Bill establishes cap-and-trade program, renewable electricity standard, and energy efficiency standards

The U.S. House of Representatives passed the American Clean Energy and Security Act of 2009 on Friday, June 26, by a vote of 219 to 212.

The bill would establish a cap-and-trade system in the United States that aims to reduce U.S. emissions of carbon dioxide and other greenhouse gases by 83 percent below 2005 levels by mid-century. It also seeks to promote the development and deployment of renewable energy technologies and improvements in energy efficiency.

Looking ahead, the U.S. Senate is expected to hold hearings on its version of the climate bill in July. The Environment and Public Works Committee, which has jurisdiction over the climate bill in the Senate, may vote on the bill in September, and the committee, which is dominated by liberal Democrats, is expected to pass it. But the bill’s chances before the full Senate are much less clear. A minimum of 60 votes is needed to break a procedural block on the bill, and other priorities, such as health care, budget issues, and the economy, raise questions as to whether the bill would even be considered at all.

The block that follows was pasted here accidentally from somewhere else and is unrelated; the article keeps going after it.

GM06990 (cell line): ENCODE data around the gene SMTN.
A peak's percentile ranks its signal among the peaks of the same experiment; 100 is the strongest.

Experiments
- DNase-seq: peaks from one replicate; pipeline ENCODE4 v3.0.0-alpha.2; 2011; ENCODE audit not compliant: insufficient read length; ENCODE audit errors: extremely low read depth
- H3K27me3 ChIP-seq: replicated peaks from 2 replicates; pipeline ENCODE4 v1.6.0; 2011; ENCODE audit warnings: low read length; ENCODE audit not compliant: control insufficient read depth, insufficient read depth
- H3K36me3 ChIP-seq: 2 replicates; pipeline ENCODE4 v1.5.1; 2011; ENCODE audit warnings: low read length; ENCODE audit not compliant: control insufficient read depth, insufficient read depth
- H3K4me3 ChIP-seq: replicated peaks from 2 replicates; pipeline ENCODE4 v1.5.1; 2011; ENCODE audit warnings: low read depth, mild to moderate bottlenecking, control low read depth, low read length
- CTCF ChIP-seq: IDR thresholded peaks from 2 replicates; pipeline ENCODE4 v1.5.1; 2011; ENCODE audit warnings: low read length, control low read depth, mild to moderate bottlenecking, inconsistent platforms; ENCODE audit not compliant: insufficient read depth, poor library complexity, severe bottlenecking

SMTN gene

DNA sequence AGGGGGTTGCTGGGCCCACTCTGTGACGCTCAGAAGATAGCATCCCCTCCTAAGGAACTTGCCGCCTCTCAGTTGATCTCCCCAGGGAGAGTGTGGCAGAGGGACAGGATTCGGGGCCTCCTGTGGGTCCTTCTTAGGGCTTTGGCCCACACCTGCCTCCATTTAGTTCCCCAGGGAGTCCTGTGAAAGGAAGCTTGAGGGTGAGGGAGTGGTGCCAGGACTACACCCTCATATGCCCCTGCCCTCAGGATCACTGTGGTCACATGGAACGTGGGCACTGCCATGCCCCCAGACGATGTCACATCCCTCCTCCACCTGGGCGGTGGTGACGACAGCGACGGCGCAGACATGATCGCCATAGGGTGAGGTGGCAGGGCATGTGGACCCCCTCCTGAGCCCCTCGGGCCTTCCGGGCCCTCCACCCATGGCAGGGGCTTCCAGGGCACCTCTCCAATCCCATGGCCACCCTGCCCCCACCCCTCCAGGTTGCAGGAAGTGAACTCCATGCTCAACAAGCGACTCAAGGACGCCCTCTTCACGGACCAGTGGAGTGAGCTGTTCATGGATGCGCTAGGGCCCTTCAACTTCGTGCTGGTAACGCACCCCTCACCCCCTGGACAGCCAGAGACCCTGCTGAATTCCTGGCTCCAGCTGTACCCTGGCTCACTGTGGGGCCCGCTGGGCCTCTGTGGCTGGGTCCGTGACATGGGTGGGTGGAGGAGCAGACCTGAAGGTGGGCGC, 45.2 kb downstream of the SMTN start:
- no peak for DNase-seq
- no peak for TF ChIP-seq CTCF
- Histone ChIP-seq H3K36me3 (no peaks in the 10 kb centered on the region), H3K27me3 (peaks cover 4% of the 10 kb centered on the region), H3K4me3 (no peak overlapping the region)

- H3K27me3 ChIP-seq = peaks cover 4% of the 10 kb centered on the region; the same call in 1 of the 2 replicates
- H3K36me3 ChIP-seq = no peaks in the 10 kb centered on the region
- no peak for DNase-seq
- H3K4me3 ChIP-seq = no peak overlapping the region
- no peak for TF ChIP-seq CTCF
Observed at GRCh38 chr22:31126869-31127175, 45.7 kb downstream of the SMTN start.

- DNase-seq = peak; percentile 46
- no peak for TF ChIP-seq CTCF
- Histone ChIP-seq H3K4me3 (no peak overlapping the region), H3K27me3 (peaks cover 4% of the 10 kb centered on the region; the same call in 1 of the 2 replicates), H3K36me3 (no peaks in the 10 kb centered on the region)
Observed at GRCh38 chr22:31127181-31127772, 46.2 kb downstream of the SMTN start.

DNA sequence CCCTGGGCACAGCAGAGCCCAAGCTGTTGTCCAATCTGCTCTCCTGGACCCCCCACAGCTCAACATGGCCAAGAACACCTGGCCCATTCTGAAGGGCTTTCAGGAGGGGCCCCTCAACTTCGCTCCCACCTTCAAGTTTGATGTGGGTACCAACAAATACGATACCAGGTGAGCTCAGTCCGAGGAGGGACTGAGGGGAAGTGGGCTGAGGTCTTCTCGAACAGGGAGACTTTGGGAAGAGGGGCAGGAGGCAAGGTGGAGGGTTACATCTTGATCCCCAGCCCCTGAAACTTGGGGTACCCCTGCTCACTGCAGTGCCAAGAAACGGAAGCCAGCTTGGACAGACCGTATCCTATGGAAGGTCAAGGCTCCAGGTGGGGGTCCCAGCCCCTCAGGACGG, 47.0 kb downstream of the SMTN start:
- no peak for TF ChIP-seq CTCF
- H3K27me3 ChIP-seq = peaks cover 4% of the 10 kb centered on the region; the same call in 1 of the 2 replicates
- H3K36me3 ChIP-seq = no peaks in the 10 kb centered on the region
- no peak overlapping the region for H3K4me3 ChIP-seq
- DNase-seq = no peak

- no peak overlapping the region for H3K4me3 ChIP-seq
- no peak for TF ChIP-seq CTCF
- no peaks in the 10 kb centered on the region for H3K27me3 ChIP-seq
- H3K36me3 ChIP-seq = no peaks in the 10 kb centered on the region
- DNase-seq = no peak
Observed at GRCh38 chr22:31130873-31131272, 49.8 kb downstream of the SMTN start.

Additionally, the narrow margin of victory casts doubt as to whether the House version of the bill will attract support from senators representing states dominated by coal or heavy industry. The 219 to 210 outcome is not expected to generate substantial momentum for the bill in the Senate, creating significant uncertainty as to whether President Obama will be able to sign comprehensive climate legislation prior to the international climate treaty negotiations in Copenhagen in December.